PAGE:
We begin the Seder by opening a door, Ha Lachma Anya, or inviting in the hungry, the needy, and the enslaved. We offer the matzah as part of that welcome—it is a beautiful message offered freely and inclusive to all. We read about the four sons, each representing a different type, a cross section of the Jewish nation. What links the four together, despite their very different personalities and levels of observance, is the fact that they are all an intrinsic part of the Jewish people. During Pesach, we celebrate with them, as they collectively join us at the Seder table.

Major General (Res.) Doron Almog, chairman of Jewish National Fund partner ALEH Negev-Nahalat Eran, writes:

“Memory is the most important definer of our essence. If we erase our memory, we cannot say who we are, what we are, and what we are doing in this world. In this sense, the axiom stated in the Passover Hagaddah, ’And you shall relate to your son on that day,’ is in actuality an existential command, ensuring our future from generation to generation by instilling an ethos of independence, the process of a nation’s transformation from a population of slaves to a people who dwell in security.”

But what if your son is the proverbial child who doesn’t know how to ask? Or, perhaps, like our son Eran, who was born with severe intellectual disabilities and never spoke, not even one word, in all of his 23-years? The Hagaddah’s answer is clear: ’Open up for him.’ You begin for him. It doesn’t say to be ashamed of him, or keep him separate, or distance him. The opposite is true. He sits with us on at the Seder table and he is an integral part of us. It is our responsibility to include even the most vulnerable, including those with the most severe disabilities in our world. We must open up for them the opportunity for hope.

The four sons the Torah speaks of – the smart son, the evil son, the simple son, and the one who doesn’t know how to ask – are metaphors for our entire nation, from the elderly to an infant: beginning with the smart one, with his great personal abilities; continuing to the evil one, always challenging the straight path; further to the simpleton, naïve and easily manipulated; and finally reaching the one who doesn’t know how to ask, who is totally dependent on our compassion. The one who doesn’t know how to ask personifies more than any of the others the lack of independence in which he finds himself. He relies on the dependency and compassion of others.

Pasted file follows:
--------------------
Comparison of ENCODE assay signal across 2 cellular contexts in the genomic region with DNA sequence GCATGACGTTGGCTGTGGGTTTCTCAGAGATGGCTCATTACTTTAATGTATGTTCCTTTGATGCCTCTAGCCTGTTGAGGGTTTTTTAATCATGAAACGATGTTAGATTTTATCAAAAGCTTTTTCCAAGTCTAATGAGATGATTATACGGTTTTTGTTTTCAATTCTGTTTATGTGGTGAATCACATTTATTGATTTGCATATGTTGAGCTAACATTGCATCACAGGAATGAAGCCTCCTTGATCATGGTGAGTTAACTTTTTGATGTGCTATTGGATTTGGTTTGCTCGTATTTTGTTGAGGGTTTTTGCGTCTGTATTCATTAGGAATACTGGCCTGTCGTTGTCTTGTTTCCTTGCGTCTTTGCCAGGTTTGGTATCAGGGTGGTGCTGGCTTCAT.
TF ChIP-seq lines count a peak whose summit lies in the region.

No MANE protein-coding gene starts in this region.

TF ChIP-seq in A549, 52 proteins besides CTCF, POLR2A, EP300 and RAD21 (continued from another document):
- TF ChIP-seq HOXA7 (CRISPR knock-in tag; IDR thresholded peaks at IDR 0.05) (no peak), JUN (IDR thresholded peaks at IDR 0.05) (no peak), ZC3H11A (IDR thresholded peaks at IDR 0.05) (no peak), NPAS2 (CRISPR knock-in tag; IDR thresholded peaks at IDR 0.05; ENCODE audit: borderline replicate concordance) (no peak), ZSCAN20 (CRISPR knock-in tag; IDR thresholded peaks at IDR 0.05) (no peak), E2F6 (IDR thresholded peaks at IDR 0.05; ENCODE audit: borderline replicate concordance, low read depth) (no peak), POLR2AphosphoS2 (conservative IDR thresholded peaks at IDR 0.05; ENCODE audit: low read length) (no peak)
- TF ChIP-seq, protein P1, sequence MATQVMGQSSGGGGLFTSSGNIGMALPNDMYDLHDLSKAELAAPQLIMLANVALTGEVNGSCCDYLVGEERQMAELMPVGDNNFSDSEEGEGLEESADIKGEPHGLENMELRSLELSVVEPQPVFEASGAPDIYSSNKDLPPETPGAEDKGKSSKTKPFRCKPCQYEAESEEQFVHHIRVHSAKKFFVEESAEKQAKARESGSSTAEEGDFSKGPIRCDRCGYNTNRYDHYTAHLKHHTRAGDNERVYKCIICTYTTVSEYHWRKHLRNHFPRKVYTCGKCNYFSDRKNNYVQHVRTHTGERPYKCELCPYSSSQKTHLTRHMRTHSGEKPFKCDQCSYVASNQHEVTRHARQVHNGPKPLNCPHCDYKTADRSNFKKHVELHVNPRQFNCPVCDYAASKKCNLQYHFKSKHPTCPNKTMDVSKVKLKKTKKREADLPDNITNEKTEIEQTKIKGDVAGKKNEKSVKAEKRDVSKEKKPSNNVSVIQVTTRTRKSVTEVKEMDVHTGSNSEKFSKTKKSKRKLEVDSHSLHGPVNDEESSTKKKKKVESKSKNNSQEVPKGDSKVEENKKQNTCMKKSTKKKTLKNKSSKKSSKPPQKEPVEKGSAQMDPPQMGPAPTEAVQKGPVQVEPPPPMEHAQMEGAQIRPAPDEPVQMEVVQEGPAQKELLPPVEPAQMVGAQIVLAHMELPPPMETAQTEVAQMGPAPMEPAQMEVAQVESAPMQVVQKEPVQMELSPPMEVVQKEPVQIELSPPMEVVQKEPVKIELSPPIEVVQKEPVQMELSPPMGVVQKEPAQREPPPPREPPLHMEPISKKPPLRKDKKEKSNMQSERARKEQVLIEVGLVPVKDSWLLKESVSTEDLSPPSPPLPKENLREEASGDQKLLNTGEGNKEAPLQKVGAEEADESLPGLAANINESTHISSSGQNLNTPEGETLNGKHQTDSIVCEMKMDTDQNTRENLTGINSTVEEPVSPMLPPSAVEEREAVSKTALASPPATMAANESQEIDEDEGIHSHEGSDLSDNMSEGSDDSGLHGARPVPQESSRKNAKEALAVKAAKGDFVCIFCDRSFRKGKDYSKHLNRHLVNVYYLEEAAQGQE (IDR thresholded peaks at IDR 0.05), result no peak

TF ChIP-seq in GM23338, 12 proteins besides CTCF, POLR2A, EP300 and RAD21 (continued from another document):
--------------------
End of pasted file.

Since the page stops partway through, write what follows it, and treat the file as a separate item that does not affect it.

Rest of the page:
’You shall remember that you were slaves in the Land of Egypt,” is a commandment that repeatedly appears in the Bible. A central tool in the shaping of our heritage is remembering our original state of slavery and lack of independence. Stemming from this is the understanding that the very presence of the one who doesn’t know how to ask, his role in life, is to be the guiding light of our conscience. He is the one who reminds us of life’s priorities; he reminds of the value of our independence with which he was not blessed. He is the one who lets us know with his silent shout, ’Do not judge your friend until you stand in his place.’ He is the one whom it is easiest to bully, to discriminate against, and to deprive him of his rights. He is the one whose entire being is meant to bring us to the highest level of courage—the courage of giving honor and respect to every living creation. He is not able to do anything for himself, yet his very presence is a test of our humanity and our commitment to each other. He is the one who expresses more than any other the state of slavery; therefore, the more we do for him, the more we will be worthy of independence.

The more we do for him, the more inner strength we will have to show responsibility for each other. The more we do for him, the greater will be our love for humanity – the most powerful force to ensure our independence.

Rabbi Lord Jonathan Sacks, in his Pesach Haggadah, writes, “…What transforms the bread of oppression into the bread of freedom is the willingness to share it with others…” Being willing to share and include is also the first step in creating community buy-in and acceptance of those with disabilities, while freeing ourselves of that very human fear of difference. Breaking matzah together can ease the way toward reducing discomfort—over an evening replete with ice-breaking conversation and group activities.

An inclusive community is reminiscent of those first Seders in Egypt — doors open, tables set, bags packed — ready and hopeful for a community adventure all would experience together.

Our son has autism and he is always teaching us the meaning of unconditional love. Any child with disabilities has unique abilities and we should be focused on helping them, and most importantly, welcoming and bringing others like them to the Seder table with the rest of us.

I just came from Israel and there is a palpable sense of excitement within Jewish National Fund’s extended family in anticipation of the upcoming holiday, and the opportunities that are available for our children. Jewish National Fund’s work for individuals with disabilities and special needs in Israel, which I am privileged to lead, ensures that this child — and all of our children with disabilities — will have the same sense of belonging, of being part of the family, of being an integral part of the Jewish nation.

Yossi Kahana, a native-born Israeli, is the director of Jewish National Fund’s Task Force on Disabilities, an umbrella and coordinating body for the various JNF programs and partners for people with disabilities in Israel.